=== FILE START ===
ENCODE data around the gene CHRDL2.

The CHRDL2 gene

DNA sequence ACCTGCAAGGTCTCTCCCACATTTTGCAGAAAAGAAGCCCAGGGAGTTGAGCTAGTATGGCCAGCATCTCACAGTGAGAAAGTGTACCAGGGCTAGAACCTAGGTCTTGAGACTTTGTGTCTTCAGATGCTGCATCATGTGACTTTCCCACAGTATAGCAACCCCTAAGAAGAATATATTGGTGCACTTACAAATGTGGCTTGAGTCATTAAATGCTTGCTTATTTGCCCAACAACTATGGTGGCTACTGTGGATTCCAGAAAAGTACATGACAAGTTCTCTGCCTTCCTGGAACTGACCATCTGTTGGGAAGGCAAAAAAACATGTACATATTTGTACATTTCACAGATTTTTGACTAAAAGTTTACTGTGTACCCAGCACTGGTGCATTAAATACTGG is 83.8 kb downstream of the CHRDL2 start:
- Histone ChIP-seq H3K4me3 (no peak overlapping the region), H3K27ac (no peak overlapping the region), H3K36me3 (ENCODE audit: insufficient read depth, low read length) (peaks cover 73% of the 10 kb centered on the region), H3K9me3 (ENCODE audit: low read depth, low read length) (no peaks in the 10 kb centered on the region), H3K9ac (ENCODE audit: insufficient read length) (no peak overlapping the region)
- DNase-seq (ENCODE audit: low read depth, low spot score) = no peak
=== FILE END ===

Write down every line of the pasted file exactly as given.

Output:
ENCODE data around the gene CHRDL2.

The CHRDL2 gene

DNA sequence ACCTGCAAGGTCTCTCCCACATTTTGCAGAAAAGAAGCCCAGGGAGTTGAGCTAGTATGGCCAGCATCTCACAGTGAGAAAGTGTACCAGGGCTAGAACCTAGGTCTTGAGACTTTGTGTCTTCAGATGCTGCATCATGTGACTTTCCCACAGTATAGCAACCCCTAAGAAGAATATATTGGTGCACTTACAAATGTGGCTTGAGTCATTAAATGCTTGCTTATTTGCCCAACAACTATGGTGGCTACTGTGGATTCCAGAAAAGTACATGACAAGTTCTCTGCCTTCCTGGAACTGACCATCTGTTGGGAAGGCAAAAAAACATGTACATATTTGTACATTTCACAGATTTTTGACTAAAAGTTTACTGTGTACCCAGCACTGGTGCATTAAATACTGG is 83.8 kb downstream of the CHRDL2 start:
- Histone ChIP-seq H3K4me3 (no peak overlapping the region), H3K27ac (no peak overlapping the region), H3K36me3 (ENCODE audit: insufficient read depth, low read length) (peaks cover 73% of the 10 kb centered on the region), H3K9me3 (ENCODE audit: low read depth, low read length) (no peaks in the 10 kb centered on the region), H3K9ac (ENCODE audit: insufficient read length) (no peak overlapping the region)
- DNase-seq (ENCODE audit: low read depth, low spot score) = no peak